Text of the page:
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How Identity Stays Constant in Changing Times

In some ways, the work to define and express brand identity has completely transformed over the past 30 years, and in some ways, it’s stayed exactly the same. The internet has been transformative in creating new distribution channels, like social media, and opening up access to audiences. Brand marketers and advertisers now have more tools, better information, and troves of data they can use to craft and hone their strategies. READ MORE

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Wayne Huezinga autonation marshall strategy

A Tribute to Wayne Huezinga

We first met Wayne Huezinga when he asked our help in creating the identity of a new venture he was starting. When we asked about the venture, he said he planned to consolidate the largest unconsolidated industry in America, used cars. He pointed out that the annual sales of used cars was equal to half the sales of new cars. He also said that the average family could no longer afford the average family new car, so they were leasing cars instead of buying them. This meant that there would be a lot of formerly leased cars on the market when the leases expired within 2-4 years, with low miles, that he could buy and sell at a great discount.

He planned very large lots, with a great range of selection. He was not going to have sales people. Instead, he would have consultants to help customers figure out what kind of car was best for their needs and what would be the best way to pay for it. He was going to have fixed prices, the same for everyone. He would give you a firm price for your trade-in whether you bought a car from him or not.

We said, “Wayne, a lot of used car lots are owned by local businessmen who you will put out of business.” He replied, “Used car dealers take advantage of buyers, especially women. They misrepresent their cars, manipulate their pricing and don’t stand behind their product. They are ranked below politicians in honesty. They deserve to be put out of business.”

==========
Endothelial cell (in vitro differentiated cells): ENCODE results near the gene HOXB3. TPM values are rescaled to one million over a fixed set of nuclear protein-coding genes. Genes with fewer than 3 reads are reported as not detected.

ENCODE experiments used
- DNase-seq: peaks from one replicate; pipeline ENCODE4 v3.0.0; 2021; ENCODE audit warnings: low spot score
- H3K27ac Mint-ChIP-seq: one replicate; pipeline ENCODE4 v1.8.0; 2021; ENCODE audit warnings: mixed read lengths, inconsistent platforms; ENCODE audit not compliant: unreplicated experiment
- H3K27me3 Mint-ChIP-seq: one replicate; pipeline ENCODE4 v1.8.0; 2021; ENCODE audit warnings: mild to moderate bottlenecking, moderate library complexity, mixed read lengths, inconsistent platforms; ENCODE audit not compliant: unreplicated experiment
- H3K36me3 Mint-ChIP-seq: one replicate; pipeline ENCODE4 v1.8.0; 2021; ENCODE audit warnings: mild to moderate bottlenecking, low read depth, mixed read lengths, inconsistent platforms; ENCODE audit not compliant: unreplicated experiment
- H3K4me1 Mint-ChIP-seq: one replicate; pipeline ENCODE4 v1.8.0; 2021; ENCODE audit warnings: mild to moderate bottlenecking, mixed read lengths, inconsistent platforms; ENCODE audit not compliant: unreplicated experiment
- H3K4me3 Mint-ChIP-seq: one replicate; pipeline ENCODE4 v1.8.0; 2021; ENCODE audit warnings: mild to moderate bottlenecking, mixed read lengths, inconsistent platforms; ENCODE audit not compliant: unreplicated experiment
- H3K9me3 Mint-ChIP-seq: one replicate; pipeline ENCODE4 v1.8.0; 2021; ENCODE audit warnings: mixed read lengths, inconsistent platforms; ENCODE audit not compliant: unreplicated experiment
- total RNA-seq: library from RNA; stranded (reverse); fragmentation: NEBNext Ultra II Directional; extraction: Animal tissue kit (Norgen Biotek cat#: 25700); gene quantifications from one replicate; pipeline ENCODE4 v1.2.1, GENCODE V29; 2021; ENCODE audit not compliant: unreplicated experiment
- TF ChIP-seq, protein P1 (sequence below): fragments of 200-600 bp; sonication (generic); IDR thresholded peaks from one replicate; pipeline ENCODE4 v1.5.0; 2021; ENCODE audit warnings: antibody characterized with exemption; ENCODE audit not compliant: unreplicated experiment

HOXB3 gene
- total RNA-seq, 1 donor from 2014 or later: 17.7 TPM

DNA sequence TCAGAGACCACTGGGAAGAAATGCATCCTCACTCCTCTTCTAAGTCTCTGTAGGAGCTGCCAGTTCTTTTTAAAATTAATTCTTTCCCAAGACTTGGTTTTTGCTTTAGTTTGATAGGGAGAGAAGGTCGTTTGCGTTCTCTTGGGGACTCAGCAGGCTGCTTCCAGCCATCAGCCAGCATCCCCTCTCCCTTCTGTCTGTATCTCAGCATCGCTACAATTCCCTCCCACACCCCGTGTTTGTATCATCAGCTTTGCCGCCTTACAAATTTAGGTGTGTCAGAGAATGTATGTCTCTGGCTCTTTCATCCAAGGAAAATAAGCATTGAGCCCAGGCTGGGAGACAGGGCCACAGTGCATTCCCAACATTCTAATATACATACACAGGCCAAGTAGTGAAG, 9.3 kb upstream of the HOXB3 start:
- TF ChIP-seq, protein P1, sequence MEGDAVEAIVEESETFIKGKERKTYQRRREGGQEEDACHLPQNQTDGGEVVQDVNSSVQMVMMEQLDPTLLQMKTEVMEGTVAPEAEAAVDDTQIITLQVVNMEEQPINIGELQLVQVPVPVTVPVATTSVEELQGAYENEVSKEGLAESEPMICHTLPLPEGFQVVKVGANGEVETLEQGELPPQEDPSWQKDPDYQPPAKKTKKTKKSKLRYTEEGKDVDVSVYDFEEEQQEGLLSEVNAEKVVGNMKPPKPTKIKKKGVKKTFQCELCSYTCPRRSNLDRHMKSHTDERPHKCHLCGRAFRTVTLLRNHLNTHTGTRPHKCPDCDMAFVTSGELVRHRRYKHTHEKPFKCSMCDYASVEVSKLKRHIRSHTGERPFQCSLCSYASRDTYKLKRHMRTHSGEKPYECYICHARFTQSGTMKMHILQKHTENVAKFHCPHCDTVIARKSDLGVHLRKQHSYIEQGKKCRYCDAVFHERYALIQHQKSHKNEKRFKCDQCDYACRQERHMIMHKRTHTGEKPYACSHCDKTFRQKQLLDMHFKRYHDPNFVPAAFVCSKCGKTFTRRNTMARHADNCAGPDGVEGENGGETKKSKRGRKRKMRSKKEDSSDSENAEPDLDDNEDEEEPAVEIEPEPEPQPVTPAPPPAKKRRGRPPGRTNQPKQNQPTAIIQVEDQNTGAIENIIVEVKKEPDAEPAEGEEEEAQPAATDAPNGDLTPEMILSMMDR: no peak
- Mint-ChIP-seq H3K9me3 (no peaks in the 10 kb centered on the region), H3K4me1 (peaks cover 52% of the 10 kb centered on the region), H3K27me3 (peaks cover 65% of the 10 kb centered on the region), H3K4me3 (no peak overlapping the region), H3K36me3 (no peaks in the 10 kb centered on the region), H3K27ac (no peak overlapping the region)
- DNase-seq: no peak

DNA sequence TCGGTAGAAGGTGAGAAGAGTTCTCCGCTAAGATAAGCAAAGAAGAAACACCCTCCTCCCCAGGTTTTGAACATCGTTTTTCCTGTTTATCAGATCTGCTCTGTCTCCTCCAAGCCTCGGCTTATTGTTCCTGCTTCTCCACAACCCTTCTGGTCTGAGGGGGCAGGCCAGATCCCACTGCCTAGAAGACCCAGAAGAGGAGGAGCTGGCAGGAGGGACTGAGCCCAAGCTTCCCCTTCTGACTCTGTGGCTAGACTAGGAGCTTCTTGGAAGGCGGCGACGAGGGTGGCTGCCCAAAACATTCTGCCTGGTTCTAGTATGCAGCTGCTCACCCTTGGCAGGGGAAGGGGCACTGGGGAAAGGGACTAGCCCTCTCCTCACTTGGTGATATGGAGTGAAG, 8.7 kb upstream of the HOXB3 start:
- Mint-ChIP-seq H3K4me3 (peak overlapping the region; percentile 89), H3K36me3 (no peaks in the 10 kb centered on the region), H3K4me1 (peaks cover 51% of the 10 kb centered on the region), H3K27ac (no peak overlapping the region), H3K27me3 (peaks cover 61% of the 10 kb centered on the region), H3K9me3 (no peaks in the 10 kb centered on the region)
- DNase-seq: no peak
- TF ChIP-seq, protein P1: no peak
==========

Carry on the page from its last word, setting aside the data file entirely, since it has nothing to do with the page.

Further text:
We named the new business AutoNation and within four years it was the largest auto dealer in America.

So, when you go to any car dealer in the future, new or used, you can thank Wayne Huenziga for bringing transparency and integrity to the industry.

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higher ed brands

It’s Time to Look Outside

It’s Time to Look Outside – Lessons from Brands Outside Higher Education

In this article, we share some high-level insight into what brands are doing to differentiate themselves on an ever-overlapping landscape, and how higher ed brands can learn from them.

Successful brands are adapting to three important trends that influence the way they communicate:

  • Authenticity is the new gold standard.

Younger audiences want to know more about your brand, in a real-world context. Your communications compete with the communications of all other brands, regardless of medium. You’ve got to be authentic, while also standing out.

  • Multichannel brands are winning.

Brands are rethinking how to tell their story across a diverse channel mix. Winning brands set a strategy, created for their audience, and deliver on that audience’s channels.

  • Interests are the new demographics.

Culture is being redefined in many more personal ways that it has before. We have more in common when we compare our interests than when we compare our age. “It’s less about an age group or ‘millennials’ and more about a mindset and lifestyle.” – CultureTrack.com

 

Three ideas for higher education to respond to the trends above:

  1. Be the experts.

Major brands have used experts to build awareness and enthusiasm for their brand promises. Universities are the original sources of expertise and can use partnerships to extend their expertise for public influence and appeal.

There are a few key steps to being the expert:

  • Become an expert on your brand promise.
  • Cultivate a diverse team of advisors.
  • Seek channels and partners.  
  1. Data won’t save you.

This doesn’t mean data isn’t important. It is. It just means it is not going to be your silver bullet.

Most universities use familiar and undifferentiating data points to promote their institutions. The key is to find new ways of using this data, to support a story rather than be the story. External research should be used to inform decisions, but not drive them.

In order to use data wisely, and not over-rely on it, consider these three steps: